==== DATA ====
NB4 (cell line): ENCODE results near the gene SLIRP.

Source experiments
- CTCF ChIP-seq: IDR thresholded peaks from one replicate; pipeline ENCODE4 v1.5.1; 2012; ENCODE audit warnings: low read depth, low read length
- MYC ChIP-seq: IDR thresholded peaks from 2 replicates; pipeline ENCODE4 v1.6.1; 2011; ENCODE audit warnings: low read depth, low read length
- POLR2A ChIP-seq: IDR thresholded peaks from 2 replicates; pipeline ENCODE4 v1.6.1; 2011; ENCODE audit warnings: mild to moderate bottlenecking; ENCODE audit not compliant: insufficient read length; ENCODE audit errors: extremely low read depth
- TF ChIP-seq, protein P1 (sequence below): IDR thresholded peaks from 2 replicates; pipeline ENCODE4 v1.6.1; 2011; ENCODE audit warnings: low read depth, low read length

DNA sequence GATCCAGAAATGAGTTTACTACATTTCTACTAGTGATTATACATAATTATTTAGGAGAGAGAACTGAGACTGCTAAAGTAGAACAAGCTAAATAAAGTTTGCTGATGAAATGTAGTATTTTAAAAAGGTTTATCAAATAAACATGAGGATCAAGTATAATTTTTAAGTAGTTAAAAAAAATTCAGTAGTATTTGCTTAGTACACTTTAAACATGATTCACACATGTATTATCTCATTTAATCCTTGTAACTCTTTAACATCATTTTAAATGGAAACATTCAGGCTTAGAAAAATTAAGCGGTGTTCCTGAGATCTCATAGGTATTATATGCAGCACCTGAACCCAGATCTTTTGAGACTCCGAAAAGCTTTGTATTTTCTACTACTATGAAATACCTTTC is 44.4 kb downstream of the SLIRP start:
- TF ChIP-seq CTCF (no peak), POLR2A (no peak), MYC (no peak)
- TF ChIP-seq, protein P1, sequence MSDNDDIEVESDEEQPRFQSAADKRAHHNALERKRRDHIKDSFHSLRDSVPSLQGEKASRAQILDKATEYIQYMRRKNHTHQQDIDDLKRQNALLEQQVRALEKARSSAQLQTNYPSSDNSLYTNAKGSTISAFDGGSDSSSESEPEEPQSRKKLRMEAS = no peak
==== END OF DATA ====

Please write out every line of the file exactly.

NB4 (cell line): ENCODE results near the gene SLIRP.

Source experiments
- CTCF ChIP-seq: IDR thresholded peaks from one replicate; pipeline ENCODE4 v1.5.1; 2012; ENCODE audit warnings: low read depth, low read length
- MYC ChIP-seq: IDR thresholded peaks from 2 replicates; pipeline ENCODE4 v1.6.1; 2011; ENCODE audit warnings: low read depth, low read length
- POLR2A ChIP-seq: IDR thresholded peaks from 2 replicates; pipeline ENCODE4 v1.6.1; 2011; ENCODE audit warnings: mild to moderate bottlenecking; ENCODE audit not compliant: insufficient read length; ENCODE audit errors: extremely low read depth
- TF ChIP-seq, protein P1 (sequence below): IDR thresholded peaks from 2 replicates; pipeline ENCODE4 v1.6.1; 2011; ENCODE audit warnings: low read depth, low read length

DNA sequence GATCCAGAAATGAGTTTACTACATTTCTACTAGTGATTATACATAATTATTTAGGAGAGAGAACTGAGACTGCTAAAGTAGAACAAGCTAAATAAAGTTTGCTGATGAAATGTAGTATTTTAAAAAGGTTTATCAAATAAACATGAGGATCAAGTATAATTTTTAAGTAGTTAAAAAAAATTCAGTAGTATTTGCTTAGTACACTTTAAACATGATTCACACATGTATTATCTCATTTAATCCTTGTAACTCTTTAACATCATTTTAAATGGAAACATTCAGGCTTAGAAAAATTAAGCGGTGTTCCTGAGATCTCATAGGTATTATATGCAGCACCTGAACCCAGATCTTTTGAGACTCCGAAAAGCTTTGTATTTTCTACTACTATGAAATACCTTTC is 44.4 kb downstream of the SLIRP start:
- TF ChIP-seq CTCF (no peak), POLR2A (no peak), MYC (no peak)
- TF ChIP-seq, protein P1, sequence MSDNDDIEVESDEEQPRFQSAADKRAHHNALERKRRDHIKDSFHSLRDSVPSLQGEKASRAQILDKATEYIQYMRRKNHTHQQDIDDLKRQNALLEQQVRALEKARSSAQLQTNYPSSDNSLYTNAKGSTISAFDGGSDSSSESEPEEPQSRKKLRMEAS = no peak